Elizabeth Baer is a teacher who loves to spend time in the kitchen. She also posts recipes and musings about food on her blog, culinursa.com/blog and can be reached at culinursa@gmail.com.

Colorful salad in wooden bowl

Make your own croutons by saving the end of a fresh loaf of bread and baking it a low heat for 30 to 40 minutes.

The farmers markets are opening up again, and some of the great joys of the early season produce are tender, sweet greens. And because my husband just read about a study that suggests eating greens helps with memory as we age, we’ve been eating a lot of salad these days!

One of the most wide-ranging and versatile of meal courses, salads can be almost anything. Sometimes it’s just a side, our vegetable for the evening, and other times we have some leftover protein and add it to the bowl for a filling main course salad, and perhaps, if I remember in time, with a sous vide egg on top. But what really makes a salad sing are the garnishes and the dressing.

Among our favorite toppings are croutons. Every time we get to the end of a loaf of good bread (and usually by then it’s a bit stale anyway), I cut the rest into crouton-sized cubed and add to my “crouton bag” in the freezer. Then, when we need croutons, I just take out a few handfuls and make some. The crouton recipe makes enough for 8 to 10 salads, although when I have a container on the counter, some of my family likes to snack on them and some never make it onto a salad!

I prefer to make my own dressing to cut down on added sugar. My go-to everyday dressing can be made in less than 5 minutes. My kids like to gift me flavored balsamic vinegars, so it’s a fun way to have some variety. If I plan ahead or happen to have blue cheese in the house, I make my dad’s blue cheese dressing. I still have the piece of paper where I scribbled this combination as he rattled off his ingredients.

Of course salad ingredients are accessible year-round, and these recipes are not seasonal. But the new, fresh greens are, so stop by your local farmers market and make a nice salad!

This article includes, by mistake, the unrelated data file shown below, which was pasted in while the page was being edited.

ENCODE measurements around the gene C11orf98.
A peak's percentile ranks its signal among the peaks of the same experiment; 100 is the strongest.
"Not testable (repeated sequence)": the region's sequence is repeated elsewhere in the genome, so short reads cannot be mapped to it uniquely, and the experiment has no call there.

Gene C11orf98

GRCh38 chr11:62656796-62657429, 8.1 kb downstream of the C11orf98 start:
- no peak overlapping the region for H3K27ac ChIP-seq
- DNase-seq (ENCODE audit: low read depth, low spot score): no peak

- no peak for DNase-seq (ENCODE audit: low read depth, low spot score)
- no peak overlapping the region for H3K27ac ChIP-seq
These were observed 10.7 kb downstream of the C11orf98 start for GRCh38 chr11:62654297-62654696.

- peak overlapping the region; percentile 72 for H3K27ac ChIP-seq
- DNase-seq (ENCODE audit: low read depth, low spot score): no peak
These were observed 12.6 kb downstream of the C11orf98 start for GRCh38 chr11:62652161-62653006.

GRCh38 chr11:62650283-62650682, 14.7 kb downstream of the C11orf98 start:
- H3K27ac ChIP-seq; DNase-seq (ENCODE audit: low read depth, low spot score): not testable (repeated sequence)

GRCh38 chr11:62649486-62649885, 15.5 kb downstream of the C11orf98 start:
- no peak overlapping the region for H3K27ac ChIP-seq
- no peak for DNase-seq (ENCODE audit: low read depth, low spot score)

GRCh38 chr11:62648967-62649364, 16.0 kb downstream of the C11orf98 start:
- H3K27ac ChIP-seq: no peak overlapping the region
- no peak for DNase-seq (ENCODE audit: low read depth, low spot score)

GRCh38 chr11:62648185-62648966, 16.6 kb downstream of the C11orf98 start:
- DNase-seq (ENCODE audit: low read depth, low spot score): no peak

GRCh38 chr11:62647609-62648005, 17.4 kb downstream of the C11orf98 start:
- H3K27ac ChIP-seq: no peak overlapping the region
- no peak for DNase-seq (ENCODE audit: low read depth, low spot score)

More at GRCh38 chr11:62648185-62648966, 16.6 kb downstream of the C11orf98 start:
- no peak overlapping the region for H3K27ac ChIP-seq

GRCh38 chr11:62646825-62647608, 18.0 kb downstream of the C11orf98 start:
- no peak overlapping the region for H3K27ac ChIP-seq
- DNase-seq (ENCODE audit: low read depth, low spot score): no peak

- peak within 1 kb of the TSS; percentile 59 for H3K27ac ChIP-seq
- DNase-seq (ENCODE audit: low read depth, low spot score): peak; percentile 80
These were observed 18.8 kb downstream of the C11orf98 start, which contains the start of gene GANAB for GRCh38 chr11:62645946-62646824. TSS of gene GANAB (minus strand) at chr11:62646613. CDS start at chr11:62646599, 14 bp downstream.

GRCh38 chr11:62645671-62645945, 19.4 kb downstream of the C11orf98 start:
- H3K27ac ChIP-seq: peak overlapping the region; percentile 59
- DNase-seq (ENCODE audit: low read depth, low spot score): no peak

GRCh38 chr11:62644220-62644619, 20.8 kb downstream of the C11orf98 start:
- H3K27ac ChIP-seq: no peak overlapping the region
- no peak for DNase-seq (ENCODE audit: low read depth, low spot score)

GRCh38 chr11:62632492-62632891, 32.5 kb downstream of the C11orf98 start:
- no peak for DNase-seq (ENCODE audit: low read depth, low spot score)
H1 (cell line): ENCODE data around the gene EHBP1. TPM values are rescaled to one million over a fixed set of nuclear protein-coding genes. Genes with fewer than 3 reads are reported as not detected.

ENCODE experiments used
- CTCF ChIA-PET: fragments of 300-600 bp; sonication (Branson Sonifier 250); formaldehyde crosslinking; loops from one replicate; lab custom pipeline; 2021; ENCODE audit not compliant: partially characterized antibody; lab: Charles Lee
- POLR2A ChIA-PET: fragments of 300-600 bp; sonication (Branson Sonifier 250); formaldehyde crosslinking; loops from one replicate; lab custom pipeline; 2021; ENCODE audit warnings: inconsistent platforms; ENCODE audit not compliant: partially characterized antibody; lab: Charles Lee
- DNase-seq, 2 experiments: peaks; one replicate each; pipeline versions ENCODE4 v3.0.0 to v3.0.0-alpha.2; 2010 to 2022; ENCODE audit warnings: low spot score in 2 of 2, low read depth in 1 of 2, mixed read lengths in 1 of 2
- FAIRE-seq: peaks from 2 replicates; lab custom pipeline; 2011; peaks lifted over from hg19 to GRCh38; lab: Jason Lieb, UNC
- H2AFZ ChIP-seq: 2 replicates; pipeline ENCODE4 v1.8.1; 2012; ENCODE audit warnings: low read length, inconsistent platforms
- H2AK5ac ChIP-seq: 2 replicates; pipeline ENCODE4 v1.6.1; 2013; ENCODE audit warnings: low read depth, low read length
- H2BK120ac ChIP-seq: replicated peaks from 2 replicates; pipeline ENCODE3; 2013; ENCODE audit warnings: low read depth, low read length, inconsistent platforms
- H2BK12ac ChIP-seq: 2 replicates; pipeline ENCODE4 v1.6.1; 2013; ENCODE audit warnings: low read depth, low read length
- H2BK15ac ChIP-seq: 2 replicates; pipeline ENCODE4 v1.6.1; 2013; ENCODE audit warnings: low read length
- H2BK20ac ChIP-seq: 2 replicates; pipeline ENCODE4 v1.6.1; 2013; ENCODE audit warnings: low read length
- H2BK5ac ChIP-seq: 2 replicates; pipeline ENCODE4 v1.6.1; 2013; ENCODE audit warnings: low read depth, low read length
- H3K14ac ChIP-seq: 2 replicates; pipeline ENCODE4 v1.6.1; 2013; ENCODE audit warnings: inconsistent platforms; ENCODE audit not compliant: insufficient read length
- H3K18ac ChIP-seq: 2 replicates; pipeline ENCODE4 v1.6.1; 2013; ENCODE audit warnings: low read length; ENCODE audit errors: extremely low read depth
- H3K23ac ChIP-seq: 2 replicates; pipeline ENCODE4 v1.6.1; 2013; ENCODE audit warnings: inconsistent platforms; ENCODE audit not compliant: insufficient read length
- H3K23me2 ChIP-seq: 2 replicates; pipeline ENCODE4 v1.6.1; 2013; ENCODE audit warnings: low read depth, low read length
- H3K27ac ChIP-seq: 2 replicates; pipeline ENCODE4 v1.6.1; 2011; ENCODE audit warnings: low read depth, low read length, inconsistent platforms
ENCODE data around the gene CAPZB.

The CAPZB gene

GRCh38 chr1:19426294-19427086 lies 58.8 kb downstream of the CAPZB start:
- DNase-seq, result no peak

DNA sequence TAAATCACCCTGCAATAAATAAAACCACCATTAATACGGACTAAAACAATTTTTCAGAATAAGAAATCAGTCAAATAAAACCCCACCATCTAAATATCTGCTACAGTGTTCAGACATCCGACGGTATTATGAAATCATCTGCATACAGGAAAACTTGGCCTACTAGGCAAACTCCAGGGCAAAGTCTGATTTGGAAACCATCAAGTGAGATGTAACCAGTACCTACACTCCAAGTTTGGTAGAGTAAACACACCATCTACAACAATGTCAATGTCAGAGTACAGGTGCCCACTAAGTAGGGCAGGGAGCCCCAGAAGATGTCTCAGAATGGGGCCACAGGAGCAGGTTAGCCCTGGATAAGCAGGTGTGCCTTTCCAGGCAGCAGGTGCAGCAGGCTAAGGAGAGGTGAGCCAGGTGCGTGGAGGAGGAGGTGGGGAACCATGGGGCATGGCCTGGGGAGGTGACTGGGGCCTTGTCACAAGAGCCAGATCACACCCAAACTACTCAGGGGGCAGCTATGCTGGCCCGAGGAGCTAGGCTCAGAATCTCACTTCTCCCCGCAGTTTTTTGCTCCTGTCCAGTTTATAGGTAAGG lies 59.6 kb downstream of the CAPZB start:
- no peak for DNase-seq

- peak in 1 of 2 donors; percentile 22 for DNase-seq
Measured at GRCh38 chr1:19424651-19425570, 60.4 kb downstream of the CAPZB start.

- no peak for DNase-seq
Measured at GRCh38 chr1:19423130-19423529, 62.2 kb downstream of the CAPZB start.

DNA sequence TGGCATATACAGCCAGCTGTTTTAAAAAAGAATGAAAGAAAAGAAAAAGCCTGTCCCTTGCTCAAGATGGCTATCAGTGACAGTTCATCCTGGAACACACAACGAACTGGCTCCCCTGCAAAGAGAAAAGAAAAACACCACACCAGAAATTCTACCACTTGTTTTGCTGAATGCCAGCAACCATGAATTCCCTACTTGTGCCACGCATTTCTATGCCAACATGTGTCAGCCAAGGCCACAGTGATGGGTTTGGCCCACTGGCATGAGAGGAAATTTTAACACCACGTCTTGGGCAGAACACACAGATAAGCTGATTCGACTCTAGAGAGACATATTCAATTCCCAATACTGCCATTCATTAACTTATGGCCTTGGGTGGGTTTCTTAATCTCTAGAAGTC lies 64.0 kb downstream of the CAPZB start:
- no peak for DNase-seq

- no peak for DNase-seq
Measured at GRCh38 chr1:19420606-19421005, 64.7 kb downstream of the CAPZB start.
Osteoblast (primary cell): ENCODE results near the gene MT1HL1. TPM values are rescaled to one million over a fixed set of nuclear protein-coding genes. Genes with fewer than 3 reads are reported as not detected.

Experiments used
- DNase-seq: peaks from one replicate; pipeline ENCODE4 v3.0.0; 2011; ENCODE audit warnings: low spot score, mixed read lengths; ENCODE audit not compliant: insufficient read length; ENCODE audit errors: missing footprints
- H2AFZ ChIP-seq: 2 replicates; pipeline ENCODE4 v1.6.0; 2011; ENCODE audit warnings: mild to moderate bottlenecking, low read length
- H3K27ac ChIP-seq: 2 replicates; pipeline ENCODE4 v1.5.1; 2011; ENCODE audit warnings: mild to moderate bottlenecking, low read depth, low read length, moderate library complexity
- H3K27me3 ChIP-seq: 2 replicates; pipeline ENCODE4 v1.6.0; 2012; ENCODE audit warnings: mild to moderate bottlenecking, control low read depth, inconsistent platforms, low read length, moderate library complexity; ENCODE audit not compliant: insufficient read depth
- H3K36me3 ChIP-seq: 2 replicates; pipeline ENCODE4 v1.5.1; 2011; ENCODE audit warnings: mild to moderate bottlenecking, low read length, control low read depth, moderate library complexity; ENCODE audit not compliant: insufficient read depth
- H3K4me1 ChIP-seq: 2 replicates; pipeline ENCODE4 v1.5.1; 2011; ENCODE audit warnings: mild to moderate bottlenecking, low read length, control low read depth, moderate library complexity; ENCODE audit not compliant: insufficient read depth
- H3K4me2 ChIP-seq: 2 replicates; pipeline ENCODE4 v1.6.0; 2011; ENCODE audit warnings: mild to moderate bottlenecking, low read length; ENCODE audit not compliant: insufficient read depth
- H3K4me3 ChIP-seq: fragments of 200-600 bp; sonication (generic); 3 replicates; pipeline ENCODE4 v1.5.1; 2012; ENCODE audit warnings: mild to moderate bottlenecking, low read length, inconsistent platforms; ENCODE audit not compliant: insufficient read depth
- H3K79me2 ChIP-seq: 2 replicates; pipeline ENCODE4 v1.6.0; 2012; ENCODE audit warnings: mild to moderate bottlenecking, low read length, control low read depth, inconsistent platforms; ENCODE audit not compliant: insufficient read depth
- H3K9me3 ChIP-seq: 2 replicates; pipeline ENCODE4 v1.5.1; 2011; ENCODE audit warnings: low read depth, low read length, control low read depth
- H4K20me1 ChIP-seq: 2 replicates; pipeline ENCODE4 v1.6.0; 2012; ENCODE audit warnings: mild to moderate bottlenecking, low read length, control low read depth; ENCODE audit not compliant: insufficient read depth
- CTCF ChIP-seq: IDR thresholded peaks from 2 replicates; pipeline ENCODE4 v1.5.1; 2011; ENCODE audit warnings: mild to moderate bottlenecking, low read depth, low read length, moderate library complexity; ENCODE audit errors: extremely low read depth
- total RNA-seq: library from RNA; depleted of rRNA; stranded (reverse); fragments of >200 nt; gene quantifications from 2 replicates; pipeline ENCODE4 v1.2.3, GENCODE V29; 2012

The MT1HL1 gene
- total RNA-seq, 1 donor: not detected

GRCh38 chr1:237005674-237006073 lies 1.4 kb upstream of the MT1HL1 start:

Makes enough for 8 to 10 salads, can be multiplied or divided


2-3 cups stale bread cubes (right from the freezer is fine if you’re storing bread cubes there)

2-3 tablespoons extra virgin olive oil

1/2 teaspoon herbes de Provence, or other favorite dried herbs

1/8 teaspoon garlic powder (sometimes called granulated garlic)

1/8 teaspoon Aleppo pepper, or other pepper or paprika (optional)


Preheat oven to 300 F. 

Line a pan with foil for easier clean-up, although this is not necessary. Spread the bread cubes in a single layer. Drizzle the olive oil over all. Sprinkle with the herbs, garlic powder, and pepper (if using).

Bake for 30 to 40 minutes until dry and golden. Allow to cool before storing in a container so they stay crunchy.

Salad on white plate

Fresh greens are in season right now and are the perfect side dish or part of the main meal when protein is added. 


Enough for 2 to 4 individual salads, depending on size; can be multiplied.


1/8 teaspoon kosher salt

Pinch fresh pepper (a few grinds)

1 tablespoon sherry vinegar

1 teaspoon good balsamic vinegar (flavored is fine, and fun for variety)

1/2 teaspoon Dijon mustard

1 1/2 tablespoon extra virgin olive oil


Place salt and pepper in a small glass measuring cup. (This makes it easy to pour over the salads.) Add the two vinegars and whisk to dissolve the salt. Add the Dijon and whisk again. Pour in the olive oil while whisking. If it separates, whisk again right before dressing the salad.


Makes about a cup, enough for 4 large individual salads; can be multiplied or divided


4 ounces blue cheese, crumbled

3 tablespoons mayonnaise

1/4 cup olive oil

2 tablespoons white balsamic or red wine vinegar

1 teaspoon Worcestershire sauce

1 teaspoon ketchup (or chili sauce – the kind that’s similar to ketchup, not spicy)

1/2 teaspoon sugar

1/2 teaspoon lemon juice


Place the blue cheese and mayonnaise into a medium bowl. Break up the blue cheese chunks and mix with the mayonnaise. If you have bought blue cheese that is already crumbled, you will only need to break up the big pieces. If you are working from a wedge of cheese, you may need to use two forks to break up the cheese.

Add the remining ingredients and mix well.

Elizabeth Baer is a teacher who loves to spend time in the kitchen. She also posts recipes and musings about food on her blog, culinursa.com/blog and can be reached at culinursa@gmail.com.